Malfunctioning of 500 Technical colleges under threat of closure
New Delhi : The government could soon ask 500
management, engineering and other technical education colleges to close for varying
offences ranging from violating land rules to cheating students. The move has come
nearly one-and-a-half-years after the University Grants Commission.
The AICTE India’s apex technical education regulator has "blacklisted" 44 deemed
universities for failing quality and infrastructure parameters. The deemed university
issue is now pending in the Supreme Court.
According to a senior official in the ministry of human resource development, this
is an outcome of a review of the complaints of the parents and students, and of
the scrutiny of documents submitted by the colleges to the
All India Council for Technical Education (AICTE).
M. K. Hada, member secretary, AICTE, said that
this exercise is aimed at "cleaning up the system and bringing transparency in the
technical education space".
The concerned authorities have already prepared a report based on the "surprise
raids" and are waiting for the verdicts of the erring institutes. "We believe in
fair play and hence have given a chance to these colleges to give their version.
At least 210 such colleges have already made their points by person to the AICTE."
After hearing the colleges, the expert panel, comprising of 21 experts and officials
from the technical education field, will decide on how many should be sent closure
notices and the names of the institutes would be made public after the completion
of the entire procedure.
Hada said at least 10 colleges has already been served the withdrawal-of-approval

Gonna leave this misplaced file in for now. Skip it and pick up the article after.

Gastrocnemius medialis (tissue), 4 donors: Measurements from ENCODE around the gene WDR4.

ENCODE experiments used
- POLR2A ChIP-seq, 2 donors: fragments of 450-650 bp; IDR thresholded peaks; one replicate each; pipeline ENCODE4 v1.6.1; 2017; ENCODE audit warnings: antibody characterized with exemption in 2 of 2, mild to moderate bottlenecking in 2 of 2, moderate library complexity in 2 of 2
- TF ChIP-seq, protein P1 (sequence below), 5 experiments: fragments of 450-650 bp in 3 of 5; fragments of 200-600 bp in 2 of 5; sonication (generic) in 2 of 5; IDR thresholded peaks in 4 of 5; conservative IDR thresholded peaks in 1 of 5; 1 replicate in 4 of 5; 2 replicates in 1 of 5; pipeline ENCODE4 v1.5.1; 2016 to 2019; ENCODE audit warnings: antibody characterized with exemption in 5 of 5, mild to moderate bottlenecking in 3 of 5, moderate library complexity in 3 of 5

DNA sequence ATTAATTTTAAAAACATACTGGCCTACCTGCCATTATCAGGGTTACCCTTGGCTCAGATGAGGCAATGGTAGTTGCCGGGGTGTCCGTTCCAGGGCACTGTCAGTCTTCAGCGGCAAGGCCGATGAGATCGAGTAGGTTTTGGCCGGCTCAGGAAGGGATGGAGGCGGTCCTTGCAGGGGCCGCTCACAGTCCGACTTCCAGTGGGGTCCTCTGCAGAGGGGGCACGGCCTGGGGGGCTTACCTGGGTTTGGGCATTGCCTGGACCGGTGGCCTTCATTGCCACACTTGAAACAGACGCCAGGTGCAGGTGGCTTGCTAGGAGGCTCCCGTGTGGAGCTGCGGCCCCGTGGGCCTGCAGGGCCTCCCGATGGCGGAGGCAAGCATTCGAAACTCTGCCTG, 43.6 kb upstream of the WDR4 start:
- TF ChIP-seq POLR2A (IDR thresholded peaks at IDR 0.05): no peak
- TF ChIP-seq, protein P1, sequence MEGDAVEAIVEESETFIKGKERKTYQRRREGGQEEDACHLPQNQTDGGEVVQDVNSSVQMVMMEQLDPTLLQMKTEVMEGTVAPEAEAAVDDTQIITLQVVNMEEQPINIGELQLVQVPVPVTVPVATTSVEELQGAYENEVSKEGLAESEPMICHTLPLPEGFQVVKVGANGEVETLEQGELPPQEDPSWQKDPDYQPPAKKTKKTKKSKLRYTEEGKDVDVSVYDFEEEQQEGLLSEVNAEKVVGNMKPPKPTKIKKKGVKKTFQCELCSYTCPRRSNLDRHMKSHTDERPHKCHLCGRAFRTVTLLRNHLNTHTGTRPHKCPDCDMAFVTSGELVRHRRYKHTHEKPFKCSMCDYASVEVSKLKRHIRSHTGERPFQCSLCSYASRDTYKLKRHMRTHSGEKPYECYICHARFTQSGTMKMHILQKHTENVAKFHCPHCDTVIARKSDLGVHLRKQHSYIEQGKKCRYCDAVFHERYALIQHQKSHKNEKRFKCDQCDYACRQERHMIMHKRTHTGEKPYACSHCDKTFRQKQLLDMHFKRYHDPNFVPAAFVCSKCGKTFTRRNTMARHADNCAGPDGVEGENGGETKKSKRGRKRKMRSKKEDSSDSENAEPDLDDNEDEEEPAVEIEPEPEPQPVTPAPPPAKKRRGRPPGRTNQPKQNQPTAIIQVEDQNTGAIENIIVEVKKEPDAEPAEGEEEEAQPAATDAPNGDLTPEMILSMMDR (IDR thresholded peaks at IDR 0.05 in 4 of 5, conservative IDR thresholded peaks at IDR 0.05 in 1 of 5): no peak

notice. "This is a first-of-its-kind step by AICTE.
We want fair play for all - students, parents, educational institutes and the education
system. They are free to appeal again."
Two educational experts and an architect has verified several credentials including
land transfer and ownership, building plans, infrastructure, quality of education
and faculty among other things.
The ministry official says that among 500 colleges, a majority are teaching engineering
and management courses. States such as Andhra Pradesh and Tamil Nadu lead in the
number of colleges being examined.
As per the ministry official, there are about 8,000 technical education institutions
in the country with at least two million students. Around 50,000 students are enrolled
in the 500 colleges under scanner and once an institute faces closure, it will be
the sole responsibility of the concerned state government to shift the students
to another institute.
"Powerful people are running professional colleges and are making money"
Veeraraghavan, former education secretary said. He further said "I believe
AICTE must come hard on them and should engage in constant inspection and work with
them with a focus on substance in curricula and teaching methods." The quality checks
should be conducted by permanent employees rather than temporary ones as is the
practice now and such scrutiny is critical for maintaining standards", added Veeraraghavan.
AICTE was cleaned up after some of its top officials were
arrested for corruption in 2009. After their removal, the ministry restructured
the council, which took several pro-active measures to streamline the technical
education sector in the country in the last 18 months. The most important of these
was the e-application and e-approval system adopted by AICTE since the last academic
session. It also asked all colleges for details of both physical and intellectual
infrastructure, including details of faculty and their qualifications.